Jasmine Elliott, a senior in high school, is the incredible founder of a media project called The Million Miles Project. We were fortunate to sit down with her and hear her opinion on diversity.
Here’s what she had to say:
“Everyone is a little different. This difference isn’t a hindrance to society, and it’s certainly not an issue that should be plaguing our newspapers, or preventing our politicians from making humane decisions regarding the treatment of refugees.
Diversity isn’t an issue I’m passionate about; it isn’t even an issue. Diversity brings strength to society, but we can only be strong in diversity, if we accept it. Difference is the only thing we have in common and it’s time to celebrate it.
I’ve had the privilege of meeting and working with so many young people, with diverse backgrounds, beliefs and passions, all united by motivation to make a difference. Whether that’s at the YMCA Queensland Youth Parliament, the National Youth Science Forum, UQ Young Scholars, headspace Youth Reference Group…. the list goes on. But a lot of young Australians, and Australians in general face barriers because of their culture and their beliefs- barriers that should never exist.
I was born in Australia. I was baptised as a Catholic shortly after I was born. So why am I passionate about this? As Martin Luther King Jr. summarises, “an individual has not started living until he can rise above the narrow confines of his individualistic concerns to the broader concerns of all humanity.” These issues of acceptance and belonging (or lack thereof) don’t affect me, but that doesn’t mean I can’t do something about it- as a young person, I have the obligation to make a better future not only for myself, but those around me.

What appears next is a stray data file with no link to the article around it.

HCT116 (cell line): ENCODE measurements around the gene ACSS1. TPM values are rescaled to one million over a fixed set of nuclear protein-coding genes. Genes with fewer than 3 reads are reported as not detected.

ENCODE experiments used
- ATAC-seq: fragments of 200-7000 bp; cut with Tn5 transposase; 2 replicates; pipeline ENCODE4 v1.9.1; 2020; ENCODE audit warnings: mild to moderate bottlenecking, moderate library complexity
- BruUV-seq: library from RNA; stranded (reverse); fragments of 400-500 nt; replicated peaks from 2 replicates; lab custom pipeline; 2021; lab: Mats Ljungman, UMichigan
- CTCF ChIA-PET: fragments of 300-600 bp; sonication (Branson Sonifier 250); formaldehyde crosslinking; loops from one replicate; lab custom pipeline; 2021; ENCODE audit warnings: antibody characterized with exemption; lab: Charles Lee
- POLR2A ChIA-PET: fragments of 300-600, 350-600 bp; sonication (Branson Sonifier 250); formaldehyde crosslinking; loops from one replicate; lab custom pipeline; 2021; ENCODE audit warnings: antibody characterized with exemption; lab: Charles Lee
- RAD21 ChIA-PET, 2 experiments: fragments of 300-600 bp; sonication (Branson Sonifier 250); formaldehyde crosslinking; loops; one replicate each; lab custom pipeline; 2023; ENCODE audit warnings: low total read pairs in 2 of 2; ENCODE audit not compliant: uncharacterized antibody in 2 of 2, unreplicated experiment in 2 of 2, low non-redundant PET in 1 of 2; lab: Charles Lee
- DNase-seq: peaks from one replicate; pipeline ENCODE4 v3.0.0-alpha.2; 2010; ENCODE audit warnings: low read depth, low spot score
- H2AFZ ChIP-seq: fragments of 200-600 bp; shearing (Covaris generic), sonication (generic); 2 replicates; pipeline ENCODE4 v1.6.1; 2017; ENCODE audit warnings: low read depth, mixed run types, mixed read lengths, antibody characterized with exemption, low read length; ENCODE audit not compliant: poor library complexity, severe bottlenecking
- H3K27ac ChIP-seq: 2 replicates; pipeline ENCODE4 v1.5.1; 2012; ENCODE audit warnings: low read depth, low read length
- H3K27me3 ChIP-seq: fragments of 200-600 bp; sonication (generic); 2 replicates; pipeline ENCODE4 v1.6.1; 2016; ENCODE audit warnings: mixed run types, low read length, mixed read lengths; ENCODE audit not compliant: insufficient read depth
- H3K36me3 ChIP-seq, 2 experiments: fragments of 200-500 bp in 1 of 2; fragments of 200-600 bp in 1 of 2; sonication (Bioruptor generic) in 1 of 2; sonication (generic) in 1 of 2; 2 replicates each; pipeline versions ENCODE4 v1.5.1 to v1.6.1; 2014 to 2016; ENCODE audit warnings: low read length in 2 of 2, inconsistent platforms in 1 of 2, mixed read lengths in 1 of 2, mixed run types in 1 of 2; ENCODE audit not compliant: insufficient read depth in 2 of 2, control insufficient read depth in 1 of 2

For many people, migrating to Australia only touches the surface of the intangible distances which can exist: between you and your previous residence; your family; your culture; and belonging in a new society. This new society doesn’t know who you are, or the fantastic skills and stories that you bring with you.
So, how do we – as Australians – showcase this?
The present and past has been riddled with individuals and groups, who state that ‘multiculturalism isn’t good for our country’, or ‘cultural diversity is eroding the real Australian culture’. The White Australia Policy still existed less than 45 years ago, and it’s time to prove that we, as a country, have moved on from discriminatory attitudes and fear of what should be giving us courage.
Think about it.
As movements such as Brexit arise in other countries against immigration, it is essential to highlight the undeniable benefits of individuals and families making diverse contributions to society.
To say that multiculturalism is negative would be reflective of the entire Australian culture, in general. Put simply, multiculturalism is great. In fact, 2016 Census data showed that almost one in four Australians were born overseas, and 43.1% of people have at least one overseas-born parent
Whether it’s the vast array of Indigenous Australian cultures present in Australia, or the arrival of numerous other cultures post-settlement, Australia is a multicultural country.
We need to let culturally and linguistically diverse Australians know that they belong.
This is where the Million Miles Project comes into play – and that’s why I launched this project last year at the age of 15. It aims to close this distance, and help diverse Australians feel at home. We counteract the negativity of mainstream media by highlighting the infinite positive aspects of cultural and religious diversity.
The Million Miles Project is a media campaign that consists of short videos, stories of the obstacles and triumphs associated with moving to Australia, and general messages about the strength diversity gives us as a nation.
But, I need your help… I want your suggestions; your stories to share and prove that cultural diversity is one of Australia’s greatest assets.
How far would a million miles be for you? Is it travelling 40 times around Earth’s circumference, or does it signify the journey we have to travel for everyone to be accepted in our society?”